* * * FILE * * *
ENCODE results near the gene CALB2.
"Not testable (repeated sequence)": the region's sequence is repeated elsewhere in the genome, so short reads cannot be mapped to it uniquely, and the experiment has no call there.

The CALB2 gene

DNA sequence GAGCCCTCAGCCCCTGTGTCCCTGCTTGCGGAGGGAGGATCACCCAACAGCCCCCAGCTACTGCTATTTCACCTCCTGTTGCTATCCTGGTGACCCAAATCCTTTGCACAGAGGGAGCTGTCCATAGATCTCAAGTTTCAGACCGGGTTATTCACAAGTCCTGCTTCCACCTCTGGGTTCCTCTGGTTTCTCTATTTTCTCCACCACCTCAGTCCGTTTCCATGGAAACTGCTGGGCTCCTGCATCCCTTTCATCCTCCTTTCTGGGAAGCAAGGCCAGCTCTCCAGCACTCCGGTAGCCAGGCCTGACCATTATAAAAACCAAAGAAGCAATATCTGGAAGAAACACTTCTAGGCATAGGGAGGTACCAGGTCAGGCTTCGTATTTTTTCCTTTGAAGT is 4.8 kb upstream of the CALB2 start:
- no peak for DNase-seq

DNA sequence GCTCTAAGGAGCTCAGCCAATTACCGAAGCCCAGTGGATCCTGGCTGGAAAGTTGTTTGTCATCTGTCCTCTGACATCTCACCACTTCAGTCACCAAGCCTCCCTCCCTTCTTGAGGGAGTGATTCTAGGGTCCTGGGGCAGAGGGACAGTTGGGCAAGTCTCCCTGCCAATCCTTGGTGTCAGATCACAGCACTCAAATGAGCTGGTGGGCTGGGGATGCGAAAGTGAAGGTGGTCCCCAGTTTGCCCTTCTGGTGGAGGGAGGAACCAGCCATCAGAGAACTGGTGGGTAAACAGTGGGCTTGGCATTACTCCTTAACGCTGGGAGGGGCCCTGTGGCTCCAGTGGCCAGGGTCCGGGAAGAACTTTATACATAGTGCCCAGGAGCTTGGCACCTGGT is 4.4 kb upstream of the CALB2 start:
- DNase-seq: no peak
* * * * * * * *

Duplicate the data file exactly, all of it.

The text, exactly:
ENCODE results near the gene CALB2.
"Not testable (repeated sequence)": the region's sequence is repeated elsewhere in the genome, so short reads cannot be mapped to it uniquely, and the experiment has no call there.

The CALB2 gene

DNA sequence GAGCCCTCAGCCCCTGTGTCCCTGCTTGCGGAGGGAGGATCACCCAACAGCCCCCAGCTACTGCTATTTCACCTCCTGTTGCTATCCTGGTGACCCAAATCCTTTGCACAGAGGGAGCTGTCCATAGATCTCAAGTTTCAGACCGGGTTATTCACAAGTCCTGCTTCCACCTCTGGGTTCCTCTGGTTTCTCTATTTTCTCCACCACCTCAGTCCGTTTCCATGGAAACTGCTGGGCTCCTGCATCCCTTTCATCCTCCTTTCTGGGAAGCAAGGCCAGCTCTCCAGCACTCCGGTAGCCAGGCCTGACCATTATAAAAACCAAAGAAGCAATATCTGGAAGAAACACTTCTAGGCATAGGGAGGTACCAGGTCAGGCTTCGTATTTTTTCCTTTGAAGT is 4.8 kb upstream of the CALB2 start:
- no peak for DNase-seq

DNA sequence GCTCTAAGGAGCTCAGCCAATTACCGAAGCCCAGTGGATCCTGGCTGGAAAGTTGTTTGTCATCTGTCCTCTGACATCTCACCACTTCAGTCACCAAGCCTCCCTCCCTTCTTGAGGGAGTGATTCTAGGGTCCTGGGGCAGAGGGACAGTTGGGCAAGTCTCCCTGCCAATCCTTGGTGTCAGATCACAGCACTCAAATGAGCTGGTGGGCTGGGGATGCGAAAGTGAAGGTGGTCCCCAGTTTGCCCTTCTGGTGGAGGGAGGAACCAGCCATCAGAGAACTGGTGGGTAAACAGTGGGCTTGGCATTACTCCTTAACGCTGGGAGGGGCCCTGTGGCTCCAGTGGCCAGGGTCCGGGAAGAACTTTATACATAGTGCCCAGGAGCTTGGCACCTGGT is 4.4 kb upstream of the CALB2 start:
- DNase-seq: no peak